Life on the Scrap Heap by Peter Marlow, 1985

Peter Marlow helped to create the image of the “Iron Lady” with his famous portrait of Margaret Thatcher looking defiant at the 1981 Conservative party conference in Blackpool. Ironically, Marlow was also known for documenting the worst of Thatcher’s Britain, focussing on poverty in the city of Liverpool.

In July 1981, violence rocked the inner city of Liverpool, in an area called Toxteth. Tensions had been simmering for a long time between the local police and the black community, for stopping and searching young black men in the area. The economy was in recession and the unemployment in Britain was at a 50-year high in 1981, with Merseyside, Liverpool and Toxteth being the worst hit areas; full-scale rioting followed where cars and milk floats were set on fire.

Marlow was sent by the Sunday Times Magazine to cover the city in the wake of the riots, when he came across people scavenging through a municipal rubbish tip looking for items to sell so that they could feed their families. “I could not believe that this was the country I lived in,” he later told the BBC. At first, his suspicious subjects pelted him with rotting fruit. He kept returning and knew that he had become accepted when, one morning, as he was lying on the ground focusing his camera, someone walked over him and passed on without comment. An eight-year project focussing on Liverpool followed, and the celebrated book of photographs, Liverpool: Looking Out to Sea, was published in 1993. A photo from the rubbish tip was on the cover of the book.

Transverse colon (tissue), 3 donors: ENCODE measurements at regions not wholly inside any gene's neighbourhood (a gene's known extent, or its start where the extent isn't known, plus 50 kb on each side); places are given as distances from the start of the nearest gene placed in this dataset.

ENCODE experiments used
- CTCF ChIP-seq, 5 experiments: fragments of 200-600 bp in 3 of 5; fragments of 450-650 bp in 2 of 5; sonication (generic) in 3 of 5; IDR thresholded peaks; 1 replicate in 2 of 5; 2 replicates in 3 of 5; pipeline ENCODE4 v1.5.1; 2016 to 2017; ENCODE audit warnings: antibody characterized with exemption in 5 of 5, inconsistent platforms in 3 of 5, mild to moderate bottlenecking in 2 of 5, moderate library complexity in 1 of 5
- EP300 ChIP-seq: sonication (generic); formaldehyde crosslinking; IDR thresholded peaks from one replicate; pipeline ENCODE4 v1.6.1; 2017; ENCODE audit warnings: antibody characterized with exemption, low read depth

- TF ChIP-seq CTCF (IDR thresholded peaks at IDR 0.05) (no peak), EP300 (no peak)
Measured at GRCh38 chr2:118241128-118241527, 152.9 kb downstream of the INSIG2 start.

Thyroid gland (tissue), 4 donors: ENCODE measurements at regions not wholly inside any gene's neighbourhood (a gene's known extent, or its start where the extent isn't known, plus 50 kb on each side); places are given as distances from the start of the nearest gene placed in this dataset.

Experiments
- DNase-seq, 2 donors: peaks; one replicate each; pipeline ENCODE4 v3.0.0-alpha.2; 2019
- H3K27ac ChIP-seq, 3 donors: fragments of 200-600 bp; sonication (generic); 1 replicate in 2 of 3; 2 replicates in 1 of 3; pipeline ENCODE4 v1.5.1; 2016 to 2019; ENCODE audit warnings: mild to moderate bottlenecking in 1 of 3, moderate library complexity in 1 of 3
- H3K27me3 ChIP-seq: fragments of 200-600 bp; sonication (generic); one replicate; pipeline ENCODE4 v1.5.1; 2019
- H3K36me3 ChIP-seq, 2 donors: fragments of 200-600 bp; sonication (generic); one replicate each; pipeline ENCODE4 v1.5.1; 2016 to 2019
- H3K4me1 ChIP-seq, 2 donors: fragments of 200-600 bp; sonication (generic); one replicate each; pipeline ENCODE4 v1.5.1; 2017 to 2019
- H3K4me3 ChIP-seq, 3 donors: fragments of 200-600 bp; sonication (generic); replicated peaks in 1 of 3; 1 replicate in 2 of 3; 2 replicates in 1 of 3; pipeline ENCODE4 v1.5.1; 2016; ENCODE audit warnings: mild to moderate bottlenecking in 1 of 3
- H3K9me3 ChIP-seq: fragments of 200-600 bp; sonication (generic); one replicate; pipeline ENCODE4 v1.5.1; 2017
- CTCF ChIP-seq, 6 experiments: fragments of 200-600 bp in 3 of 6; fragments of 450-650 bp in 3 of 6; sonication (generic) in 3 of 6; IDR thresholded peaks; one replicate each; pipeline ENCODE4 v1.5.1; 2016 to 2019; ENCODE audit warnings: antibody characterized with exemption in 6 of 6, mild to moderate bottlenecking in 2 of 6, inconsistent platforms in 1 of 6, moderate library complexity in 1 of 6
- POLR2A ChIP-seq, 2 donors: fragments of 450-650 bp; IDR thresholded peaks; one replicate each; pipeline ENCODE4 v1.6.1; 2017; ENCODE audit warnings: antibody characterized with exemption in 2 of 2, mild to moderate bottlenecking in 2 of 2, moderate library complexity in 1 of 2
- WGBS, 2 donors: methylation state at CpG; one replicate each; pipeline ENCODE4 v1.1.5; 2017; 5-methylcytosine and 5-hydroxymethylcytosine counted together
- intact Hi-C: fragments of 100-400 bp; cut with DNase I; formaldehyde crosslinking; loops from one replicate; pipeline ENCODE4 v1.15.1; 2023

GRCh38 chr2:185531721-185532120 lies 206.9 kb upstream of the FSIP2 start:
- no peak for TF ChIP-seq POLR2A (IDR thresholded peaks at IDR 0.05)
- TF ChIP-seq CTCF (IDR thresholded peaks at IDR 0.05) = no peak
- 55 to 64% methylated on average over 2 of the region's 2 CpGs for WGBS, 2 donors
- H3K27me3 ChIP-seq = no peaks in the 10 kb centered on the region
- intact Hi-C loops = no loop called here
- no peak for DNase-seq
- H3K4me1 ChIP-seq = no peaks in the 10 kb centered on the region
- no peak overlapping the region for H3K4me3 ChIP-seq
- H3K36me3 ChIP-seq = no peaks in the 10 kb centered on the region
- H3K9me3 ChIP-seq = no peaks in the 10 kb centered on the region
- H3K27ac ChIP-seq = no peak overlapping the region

Sunday Times Magazine, May 19, 1985

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